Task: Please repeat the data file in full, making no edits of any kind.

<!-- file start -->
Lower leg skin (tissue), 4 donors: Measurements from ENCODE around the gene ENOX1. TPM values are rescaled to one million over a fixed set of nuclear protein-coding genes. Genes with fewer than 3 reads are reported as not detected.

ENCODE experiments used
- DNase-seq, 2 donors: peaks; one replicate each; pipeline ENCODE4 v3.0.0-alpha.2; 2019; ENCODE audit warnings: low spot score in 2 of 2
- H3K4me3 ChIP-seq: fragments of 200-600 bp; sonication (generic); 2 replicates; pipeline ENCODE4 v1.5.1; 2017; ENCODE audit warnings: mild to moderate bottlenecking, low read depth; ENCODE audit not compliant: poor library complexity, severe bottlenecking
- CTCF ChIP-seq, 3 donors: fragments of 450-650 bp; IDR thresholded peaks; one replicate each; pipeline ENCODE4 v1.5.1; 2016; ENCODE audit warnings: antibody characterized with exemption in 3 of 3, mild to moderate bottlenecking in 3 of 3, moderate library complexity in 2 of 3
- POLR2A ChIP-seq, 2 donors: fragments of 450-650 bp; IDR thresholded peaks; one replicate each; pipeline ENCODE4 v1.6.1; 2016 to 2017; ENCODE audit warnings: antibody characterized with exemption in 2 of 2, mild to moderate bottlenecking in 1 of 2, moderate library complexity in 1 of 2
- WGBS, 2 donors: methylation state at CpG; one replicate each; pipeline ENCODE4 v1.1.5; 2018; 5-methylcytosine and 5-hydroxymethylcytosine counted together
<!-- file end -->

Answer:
Lower leg skin (tissue), 4 donors: Measurements from ENCODE around the gene ENOX1. TPM values are rescaled to one million over a fixed set of nuclear protein-coding genes. Genes with fewer than 3 reads are reported as not detected.

ENCODE experiments used
- DNase-seq, 2 donors: peaks; one replicate each; pipeline ENCODE4 v3.0.0-alpha.2; 2019; ENCODE audit warnings: low spot score in 2 of 2
- H3K4me3 ChIP-seq: fragments of 200-600 bp; sonication (generic); 2 replicates; pipeline ENCODE4 v1.5.1; 2017; ENCODE audit warnings: mild to moderate bottlenecking, low read depth; ENCODE audit not compliant: poor library complexity, severe bottlenecking
- CTCF ChIP-seq, 3 donors: fragments of 450-650 bp; IDR thresholded peaks; one replicate each; pipeline ENCODE4 v1.5.1; 2016; ENCODE audit warnings: antibody characterized with exemption in 3 of 3, mild to moderate bottlenecking in 3 of 3, moderate library complexity in 2 of 3
- POLR2A ChIP-seq, 2 donors: fragments of 450-650 bp; IDR thresholded peaks; one replicate each; pipeline ENCODE4 v1.6.1; 2016 to 2017; ENCODE audit warnings: antibody characterized with exemption in 2 of 2, mild to moderate bottlenecking in 1 of 2, moderate library complexity in 1 of 2
- WGBS, 2 donors: methylation state at CpG; one replicate each; pipeline ENCODE4 v1.1.5; 2018; 5-methylcytosine and 5-hydroxymethylcytosine counted together